Merkel visits Balkans amid Euro crisis

La canciller alemana Angela Merkel con el primer ministro albano Edi Rama en su residencia oficial, Tirana, 8 de julio de 2015. Foto: Bundesregierung/Denzel

Taking time out of the Greek crisis, Chancellor Merkel set off on a tour of the Western Balkans (8-9 July 2015), reassuring the nations of Albania, Serbia and Bosnia-Herzegovina of her support for their eventual joining the European Union. The three Balkan countries have long been campaigning to be part of the 28-nation bloc and see their candidature jeopardized by the EU’s preoccupation with what is happening with Greece.

In order to alleviate fears of an EU about-face, Ms. Merkel stressed the importance of having the Western Balkan nations progress to full membership. She also made it clear that the painful reforms and social transformation these countries had to undertake as part of the accession process will pay off. Speaking in Belgrade, the German Chancellor stressed that “we are in a different situation [from Greece] here [in Serbia], in which the government is pursuing out of conviction a path that is not easy, but one which will— just as in Ireland, in Portugal, in Spain — yield success. I am firmly convinced of that.” She also spoke of the sharp increase in the number of refugees transiting through the Western Balkans and stressed that these countries should be helped. In an apparent reference to Hungary’s decision to erect an anti-migration wall on this border with Serbia, the Chancellor noted that “There is no point in every country trying to seal itself off from the others.”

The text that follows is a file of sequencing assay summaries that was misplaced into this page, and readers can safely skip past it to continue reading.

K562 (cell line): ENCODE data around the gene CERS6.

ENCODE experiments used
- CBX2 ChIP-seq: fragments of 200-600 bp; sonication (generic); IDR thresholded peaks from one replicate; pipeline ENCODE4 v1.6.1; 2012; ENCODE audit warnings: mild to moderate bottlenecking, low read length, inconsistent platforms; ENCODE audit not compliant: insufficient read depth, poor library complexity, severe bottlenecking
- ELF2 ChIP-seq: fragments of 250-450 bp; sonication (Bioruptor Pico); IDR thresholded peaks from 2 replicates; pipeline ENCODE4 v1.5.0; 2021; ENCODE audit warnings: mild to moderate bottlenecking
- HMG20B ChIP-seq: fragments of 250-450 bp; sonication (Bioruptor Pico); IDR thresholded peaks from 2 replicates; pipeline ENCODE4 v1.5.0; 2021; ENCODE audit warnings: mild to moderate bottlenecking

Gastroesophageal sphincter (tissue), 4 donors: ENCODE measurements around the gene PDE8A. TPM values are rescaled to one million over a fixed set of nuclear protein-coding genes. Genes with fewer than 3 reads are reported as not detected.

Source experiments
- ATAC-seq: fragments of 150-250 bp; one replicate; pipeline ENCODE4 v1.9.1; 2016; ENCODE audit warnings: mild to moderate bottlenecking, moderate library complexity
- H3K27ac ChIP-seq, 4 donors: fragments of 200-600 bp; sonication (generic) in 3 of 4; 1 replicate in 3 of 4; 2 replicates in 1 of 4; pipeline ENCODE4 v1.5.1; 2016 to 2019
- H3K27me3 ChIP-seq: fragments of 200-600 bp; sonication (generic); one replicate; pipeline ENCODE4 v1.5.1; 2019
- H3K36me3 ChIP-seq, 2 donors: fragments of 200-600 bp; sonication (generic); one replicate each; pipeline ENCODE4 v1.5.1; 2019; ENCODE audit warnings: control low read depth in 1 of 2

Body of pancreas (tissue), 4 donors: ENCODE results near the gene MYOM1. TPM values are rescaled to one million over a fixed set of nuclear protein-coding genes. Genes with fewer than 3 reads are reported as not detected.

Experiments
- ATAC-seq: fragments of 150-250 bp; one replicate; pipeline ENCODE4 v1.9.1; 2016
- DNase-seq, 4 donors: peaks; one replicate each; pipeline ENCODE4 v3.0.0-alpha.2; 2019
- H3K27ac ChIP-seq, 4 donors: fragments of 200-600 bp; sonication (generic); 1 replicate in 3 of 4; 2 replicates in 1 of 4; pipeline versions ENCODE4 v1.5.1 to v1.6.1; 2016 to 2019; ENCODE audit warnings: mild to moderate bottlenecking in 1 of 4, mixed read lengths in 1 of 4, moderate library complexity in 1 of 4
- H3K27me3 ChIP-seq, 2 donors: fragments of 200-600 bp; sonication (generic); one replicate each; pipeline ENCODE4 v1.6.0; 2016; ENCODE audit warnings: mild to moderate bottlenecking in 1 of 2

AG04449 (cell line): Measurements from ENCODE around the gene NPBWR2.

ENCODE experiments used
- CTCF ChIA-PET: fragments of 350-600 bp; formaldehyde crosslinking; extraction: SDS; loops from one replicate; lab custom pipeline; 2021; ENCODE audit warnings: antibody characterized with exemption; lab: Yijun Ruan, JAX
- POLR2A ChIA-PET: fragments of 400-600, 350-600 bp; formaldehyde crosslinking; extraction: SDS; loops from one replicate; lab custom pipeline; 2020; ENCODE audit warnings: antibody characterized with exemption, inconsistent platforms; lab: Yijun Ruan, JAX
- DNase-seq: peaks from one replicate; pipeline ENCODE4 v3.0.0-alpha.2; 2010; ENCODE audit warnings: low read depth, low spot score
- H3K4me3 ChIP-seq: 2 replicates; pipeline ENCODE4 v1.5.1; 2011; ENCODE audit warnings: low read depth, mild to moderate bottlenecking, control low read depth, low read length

While making her first stop in Albania, Ms. Merkel took pains to remove doubts that the European Union might have turned its back on the region: “May I tell you that it is in our own interests that our promise that the countries in the Western Balkans have a European perspective – that we realize this perspective, because that concerns our credibility.“ She assured her interlocutors that the accession process would take no longer than needed but noted that Albania would have to reach all required standards in order to become a full-fledged member of the European Union.

Angela Merkel, much like any other seasoned politician, knows very well that the Western Balkan countries can’t all be dealt with in the same way. The region is simply far too complex, with local enmities and expedient political interests adding to economic woes. The region has a history of ethnic strife that does not allow for coordinated progress towards EU membership, a malaise that diehard enlargement enthusiasts choose to ignore and hope to whisk away. And that is exactly the pitfall Ms. Merkel tried to avoid by wrapping up her Western Balkan trip with a visit to Sarajevo and a tribute to the victims of Srebrenica.

After urging Bosnian leaders to pursue reforms that would create jobs and bolster their country’s EU membership bid, Chancellor Merkel joined in observing the 20th anniversary of the Srebrenica massacre. Seeking closure and remembering Europe’s worst atrocity since the Second World War, Angela Merkel said that courage was needed from all side “to make sure that such horrible events never happen again.“

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